The concept of different types of gaps in the learning experience got whispered to my ears by the book Design for How People Learn by Julie Dirksen (link to the book). It applies primarily to educative interfaces. However, it is very inspiring to look at gaps in the perspective of a growth journey.
What I especially like is the idea that gaps are not necessarily knowledge related. There are multiple types of gaps and ways to support those experiencing them. In my mind, people who engage in a growth journey are Adventurers: they aim to an outcome but they don’t necessarily know what are the different steps between the outcome and them.
The adventurer lacks theoretical education on a given topic or situation.
One obvious fix is to directly give knowledge. On an organisational level, it means “let’s have a plan and force people into this plan”, as the adventurer is expected to pass the stages A, B, C at the times t-1, t-2, t-3, etc. There are alternatives to this type of strict and controlling approach, such as pointing to the source of knowledge (and let the adventurer finding their path and pace), providing tools to gather this knowledge (which sounds pretty much like “I don’t give you a fish but I teach you how to fish”), or even connecting the adventurer with knowledge carriers (which contributes to creating a network and trust), etc.
The adventurer lacks intrinsic motivation (note: let’s save ourselves from judging here, the human brain is very complex and there can be so many reasons for someone to lack motivation).
Motivation varies over time and it can be necessary to compensate by creating some extrinsic motivation. Typical but not necessarily appropriate extrinsic motivation is external rewards such as titles, trophies, grades, praises, or even fame. However, some studies say that these types of nudging only work on the short term and are very dependent on the topic requiring motivation.
An interesting sign of low intrinsic motivation is the sentence “I know but…” where someone will do something not driven by reason but by affect, ending either in taking a non-logical decision, either in snoozing (which is sometimes called procrastinating). Finding out why the adventurer is putting barriers and problems in the front instead of on the side can help to solve durably a lack of intrinsic motivation.
Too many physical things between the adventurer and the destination.
In most of the cases, hopefully, physical elements can be moved around to solve this problem. However, if the office is on top of a mountain only reachable by climbing for 3 weeks, then the commute can become a drag. In the meantime, simplifying material steps such as forms, steps, access to the workspace, identification of the work tools, etc. can make a real difference.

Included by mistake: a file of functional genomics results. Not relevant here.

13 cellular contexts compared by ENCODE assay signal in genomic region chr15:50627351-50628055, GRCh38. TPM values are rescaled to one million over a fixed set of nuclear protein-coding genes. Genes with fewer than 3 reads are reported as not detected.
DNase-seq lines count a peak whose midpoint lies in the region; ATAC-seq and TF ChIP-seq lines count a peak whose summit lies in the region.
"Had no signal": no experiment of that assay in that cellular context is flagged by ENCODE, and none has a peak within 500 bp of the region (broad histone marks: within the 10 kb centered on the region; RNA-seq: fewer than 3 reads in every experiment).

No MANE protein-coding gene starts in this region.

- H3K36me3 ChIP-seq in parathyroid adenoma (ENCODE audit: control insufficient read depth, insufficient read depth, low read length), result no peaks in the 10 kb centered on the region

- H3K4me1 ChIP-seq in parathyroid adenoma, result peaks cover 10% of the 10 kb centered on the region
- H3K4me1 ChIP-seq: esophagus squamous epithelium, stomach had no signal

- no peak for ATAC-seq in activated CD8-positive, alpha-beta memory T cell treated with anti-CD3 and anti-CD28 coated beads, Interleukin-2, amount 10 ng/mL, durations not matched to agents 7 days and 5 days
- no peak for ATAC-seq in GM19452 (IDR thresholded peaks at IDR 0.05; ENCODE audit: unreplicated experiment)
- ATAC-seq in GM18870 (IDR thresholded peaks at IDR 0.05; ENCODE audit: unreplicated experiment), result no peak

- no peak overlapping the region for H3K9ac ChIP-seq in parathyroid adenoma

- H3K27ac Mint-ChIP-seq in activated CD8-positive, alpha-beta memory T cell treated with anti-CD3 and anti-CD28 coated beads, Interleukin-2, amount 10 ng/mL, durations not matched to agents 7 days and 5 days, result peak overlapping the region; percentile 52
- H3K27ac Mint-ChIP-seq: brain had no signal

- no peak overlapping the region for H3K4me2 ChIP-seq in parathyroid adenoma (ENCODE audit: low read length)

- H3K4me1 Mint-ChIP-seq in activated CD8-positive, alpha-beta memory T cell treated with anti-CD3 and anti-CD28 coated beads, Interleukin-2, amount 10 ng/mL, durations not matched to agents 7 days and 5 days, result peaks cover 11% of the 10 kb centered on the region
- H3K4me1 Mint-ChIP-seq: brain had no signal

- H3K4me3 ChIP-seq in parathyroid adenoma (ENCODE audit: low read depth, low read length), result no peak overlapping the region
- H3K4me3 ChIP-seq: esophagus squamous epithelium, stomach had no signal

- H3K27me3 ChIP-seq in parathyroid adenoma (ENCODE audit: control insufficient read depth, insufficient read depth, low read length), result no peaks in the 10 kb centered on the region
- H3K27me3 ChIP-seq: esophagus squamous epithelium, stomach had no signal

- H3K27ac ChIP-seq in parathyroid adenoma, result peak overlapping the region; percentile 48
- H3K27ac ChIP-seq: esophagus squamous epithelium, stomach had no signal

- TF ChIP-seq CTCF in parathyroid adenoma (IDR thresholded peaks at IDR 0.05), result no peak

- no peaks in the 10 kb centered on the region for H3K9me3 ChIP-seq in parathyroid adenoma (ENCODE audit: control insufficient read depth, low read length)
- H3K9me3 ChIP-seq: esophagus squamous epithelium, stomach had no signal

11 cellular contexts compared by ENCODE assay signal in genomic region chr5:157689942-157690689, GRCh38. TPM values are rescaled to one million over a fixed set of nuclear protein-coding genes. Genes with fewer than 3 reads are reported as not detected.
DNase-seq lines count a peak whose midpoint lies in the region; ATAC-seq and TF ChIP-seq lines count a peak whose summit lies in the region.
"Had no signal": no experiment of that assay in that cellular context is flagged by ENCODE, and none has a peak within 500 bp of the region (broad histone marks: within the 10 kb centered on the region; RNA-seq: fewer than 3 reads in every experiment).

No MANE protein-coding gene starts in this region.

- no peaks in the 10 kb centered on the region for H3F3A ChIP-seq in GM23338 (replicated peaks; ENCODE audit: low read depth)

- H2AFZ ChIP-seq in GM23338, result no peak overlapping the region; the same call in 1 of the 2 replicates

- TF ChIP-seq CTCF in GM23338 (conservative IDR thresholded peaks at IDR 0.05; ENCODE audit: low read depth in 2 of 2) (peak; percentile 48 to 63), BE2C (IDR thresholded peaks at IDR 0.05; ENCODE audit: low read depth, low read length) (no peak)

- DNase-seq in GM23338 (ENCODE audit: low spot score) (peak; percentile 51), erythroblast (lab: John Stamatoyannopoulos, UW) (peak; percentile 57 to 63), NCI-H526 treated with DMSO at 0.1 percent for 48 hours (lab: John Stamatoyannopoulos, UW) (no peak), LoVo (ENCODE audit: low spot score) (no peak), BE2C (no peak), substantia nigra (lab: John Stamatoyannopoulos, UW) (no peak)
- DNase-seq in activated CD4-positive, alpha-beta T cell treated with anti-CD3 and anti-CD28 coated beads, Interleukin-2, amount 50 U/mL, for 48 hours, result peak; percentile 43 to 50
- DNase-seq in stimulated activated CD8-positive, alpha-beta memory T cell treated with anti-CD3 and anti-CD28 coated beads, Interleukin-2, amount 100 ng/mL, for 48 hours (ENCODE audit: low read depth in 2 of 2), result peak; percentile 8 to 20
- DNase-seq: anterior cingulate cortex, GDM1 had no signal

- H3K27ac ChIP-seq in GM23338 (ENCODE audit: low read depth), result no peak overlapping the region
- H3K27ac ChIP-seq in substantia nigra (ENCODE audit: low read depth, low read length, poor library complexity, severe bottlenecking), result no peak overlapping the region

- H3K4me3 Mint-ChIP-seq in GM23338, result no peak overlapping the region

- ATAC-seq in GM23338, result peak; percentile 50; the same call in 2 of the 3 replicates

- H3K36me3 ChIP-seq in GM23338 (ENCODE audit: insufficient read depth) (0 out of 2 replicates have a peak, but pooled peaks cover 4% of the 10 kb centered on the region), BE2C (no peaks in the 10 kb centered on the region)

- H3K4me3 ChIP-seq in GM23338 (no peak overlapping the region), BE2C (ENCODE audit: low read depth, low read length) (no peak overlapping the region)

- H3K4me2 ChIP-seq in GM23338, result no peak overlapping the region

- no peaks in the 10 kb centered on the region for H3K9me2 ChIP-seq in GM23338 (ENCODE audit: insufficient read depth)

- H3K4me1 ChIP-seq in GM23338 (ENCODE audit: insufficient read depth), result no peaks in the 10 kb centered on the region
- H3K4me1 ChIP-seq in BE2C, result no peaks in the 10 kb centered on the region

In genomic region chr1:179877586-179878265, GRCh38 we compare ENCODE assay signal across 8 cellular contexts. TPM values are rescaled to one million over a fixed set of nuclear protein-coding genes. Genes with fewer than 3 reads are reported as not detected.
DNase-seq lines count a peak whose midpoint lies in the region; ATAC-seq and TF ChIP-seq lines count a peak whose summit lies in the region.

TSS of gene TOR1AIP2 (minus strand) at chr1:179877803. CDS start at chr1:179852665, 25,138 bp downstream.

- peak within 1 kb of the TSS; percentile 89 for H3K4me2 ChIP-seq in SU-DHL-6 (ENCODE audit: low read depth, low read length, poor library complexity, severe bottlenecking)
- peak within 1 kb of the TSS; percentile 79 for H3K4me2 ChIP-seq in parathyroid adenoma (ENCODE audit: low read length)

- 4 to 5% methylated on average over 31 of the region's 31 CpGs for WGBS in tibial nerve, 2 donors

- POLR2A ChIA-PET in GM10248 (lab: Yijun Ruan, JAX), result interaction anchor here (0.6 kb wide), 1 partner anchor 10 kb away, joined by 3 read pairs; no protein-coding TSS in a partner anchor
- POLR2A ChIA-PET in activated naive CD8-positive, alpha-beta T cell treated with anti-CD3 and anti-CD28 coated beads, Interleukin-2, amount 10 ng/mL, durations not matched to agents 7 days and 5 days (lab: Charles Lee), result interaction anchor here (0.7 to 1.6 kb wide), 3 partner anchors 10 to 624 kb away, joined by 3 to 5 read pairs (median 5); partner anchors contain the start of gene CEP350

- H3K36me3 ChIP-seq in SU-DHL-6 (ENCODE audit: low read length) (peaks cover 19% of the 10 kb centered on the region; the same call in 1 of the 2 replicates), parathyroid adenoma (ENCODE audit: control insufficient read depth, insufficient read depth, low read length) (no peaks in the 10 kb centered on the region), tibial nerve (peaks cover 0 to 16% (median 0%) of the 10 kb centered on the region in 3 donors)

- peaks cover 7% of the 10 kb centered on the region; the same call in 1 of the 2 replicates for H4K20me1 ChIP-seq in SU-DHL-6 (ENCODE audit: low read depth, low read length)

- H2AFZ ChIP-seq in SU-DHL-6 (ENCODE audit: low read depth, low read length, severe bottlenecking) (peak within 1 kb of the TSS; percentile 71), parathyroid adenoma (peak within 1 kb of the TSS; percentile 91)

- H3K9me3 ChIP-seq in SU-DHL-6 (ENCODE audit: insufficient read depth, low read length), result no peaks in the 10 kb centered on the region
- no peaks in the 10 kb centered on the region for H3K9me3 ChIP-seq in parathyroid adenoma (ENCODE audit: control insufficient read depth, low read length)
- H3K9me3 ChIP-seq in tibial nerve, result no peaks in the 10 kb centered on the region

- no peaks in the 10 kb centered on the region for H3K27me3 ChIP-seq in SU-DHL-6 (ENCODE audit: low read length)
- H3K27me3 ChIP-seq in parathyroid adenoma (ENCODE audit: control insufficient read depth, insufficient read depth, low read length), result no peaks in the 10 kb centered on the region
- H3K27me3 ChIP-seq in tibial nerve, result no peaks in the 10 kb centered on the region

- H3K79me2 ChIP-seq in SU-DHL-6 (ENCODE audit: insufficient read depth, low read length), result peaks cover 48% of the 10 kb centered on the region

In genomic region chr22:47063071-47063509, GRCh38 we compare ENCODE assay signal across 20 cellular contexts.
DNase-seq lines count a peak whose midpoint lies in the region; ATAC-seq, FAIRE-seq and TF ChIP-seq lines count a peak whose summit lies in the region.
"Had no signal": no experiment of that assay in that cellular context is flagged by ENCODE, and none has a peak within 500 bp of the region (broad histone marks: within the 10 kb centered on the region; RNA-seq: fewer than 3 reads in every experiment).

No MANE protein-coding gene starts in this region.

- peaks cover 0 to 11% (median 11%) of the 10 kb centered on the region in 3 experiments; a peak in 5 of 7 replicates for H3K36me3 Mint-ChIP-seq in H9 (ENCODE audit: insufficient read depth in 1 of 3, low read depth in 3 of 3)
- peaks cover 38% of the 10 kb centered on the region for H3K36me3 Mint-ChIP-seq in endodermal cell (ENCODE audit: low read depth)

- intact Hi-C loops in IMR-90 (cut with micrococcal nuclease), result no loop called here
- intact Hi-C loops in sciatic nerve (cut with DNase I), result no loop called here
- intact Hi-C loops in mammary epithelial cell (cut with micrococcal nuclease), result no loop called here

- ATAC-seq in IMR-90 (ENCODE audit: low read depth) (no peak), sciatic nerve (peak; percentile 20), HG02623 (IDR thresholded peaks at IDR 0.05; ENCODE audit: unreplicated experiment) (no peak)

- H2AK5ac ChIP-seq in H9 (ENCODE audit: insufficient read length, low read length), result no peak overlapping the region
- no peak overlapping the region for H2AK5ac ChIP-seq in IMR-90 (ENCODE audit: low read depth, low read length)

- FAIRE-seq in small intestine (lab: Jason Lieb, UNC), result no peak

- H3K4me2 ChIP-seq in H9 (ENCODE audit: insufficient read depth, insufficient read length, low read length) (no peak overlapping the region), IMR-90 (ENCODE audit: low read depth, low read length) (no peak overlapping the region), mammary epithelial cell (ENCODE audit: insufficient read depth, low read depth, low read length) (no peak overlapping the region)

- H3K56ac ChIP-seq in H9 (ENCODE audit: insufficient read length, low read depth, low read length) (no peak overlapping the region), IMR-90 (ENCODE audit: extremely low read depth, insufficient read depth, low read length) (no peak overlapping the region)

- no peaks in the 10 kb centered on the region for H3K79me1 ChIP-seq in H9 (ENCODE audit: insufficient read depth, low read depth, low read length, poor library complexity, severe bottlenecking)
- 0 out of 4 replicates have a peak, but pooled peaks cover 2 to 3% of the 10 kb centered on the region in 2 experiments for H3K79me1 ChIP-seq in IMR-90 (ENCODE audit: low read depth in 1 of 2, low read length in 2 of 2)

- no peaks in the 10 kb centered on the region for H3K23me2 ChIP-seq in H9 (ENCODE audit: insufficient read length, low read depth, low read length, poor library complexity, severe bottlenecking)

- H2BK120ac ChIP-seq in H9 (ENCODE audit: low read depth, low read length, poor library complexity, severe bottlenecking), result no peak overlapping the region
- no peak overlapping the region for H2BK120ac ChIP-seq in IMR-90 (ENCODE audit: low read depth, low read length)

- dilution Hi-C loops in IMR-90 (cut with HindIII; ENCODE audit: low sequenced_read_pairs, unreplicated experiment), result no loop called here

Humans often question their belonging to a given social situation, it is something inherited through evolution. Therefore, it is a natural reflex when encountering a situation where they don’t feel like they belong to freeze, fight, or flight.
It makes a real difference to not put someone into an unnecessarily stressful situation. Therefore it is worth to constantly assess the social codes shared across the workplace. Recently somebody told me that they refrained from encouraging people in their team from using the camera during online calls from home because the interior design could spread a lot of social belonging hints and thus make people earning less (usually the people with less work experience and therefore a lower salary range) feeling like they don’t belong.
Lack of practice of in a given skill that keeps the adventurer from reaching an expected level.
Well there are good news: everybody can learn almost every skill… given that there is room for practice. Skill practice is provided via pairing, lectures, cases studies, or workshops. Often, it matters to define beforehand the different levels of the skill and the criteria for reaching it and how fast this skill is expected to be acquired.
We usually focus on filling knowledge gaps. At best we sometimes optimise to remove gaps linked to process (in case you wondered why it is so important to create an onboarding process). However, too often gaps linked to motivation, environment, skills, or social aspects are overlooked or forgotten.
When one accepts the challenge of growing into a role, a team, a company, they step into an adventure. Even though it is an adventure, it doesn’t mean everything has to be random and similar to a rollercoaster ride. While the adventurer can, of course, envision some preliminary steps to prepare themselves, the ones who have an overview of the upcoming adventure also have some duties there.
Recruiting or onboarding makes us accountable for what we plan in order to support our adventurer so they can arrive at their destination successfully and injury-free. It sounds unrealistic to expect to know all the gaps ahead but it is fundamental to keep in mind empathy and inclusivity are our best tools to assess, understand, fix, and learn.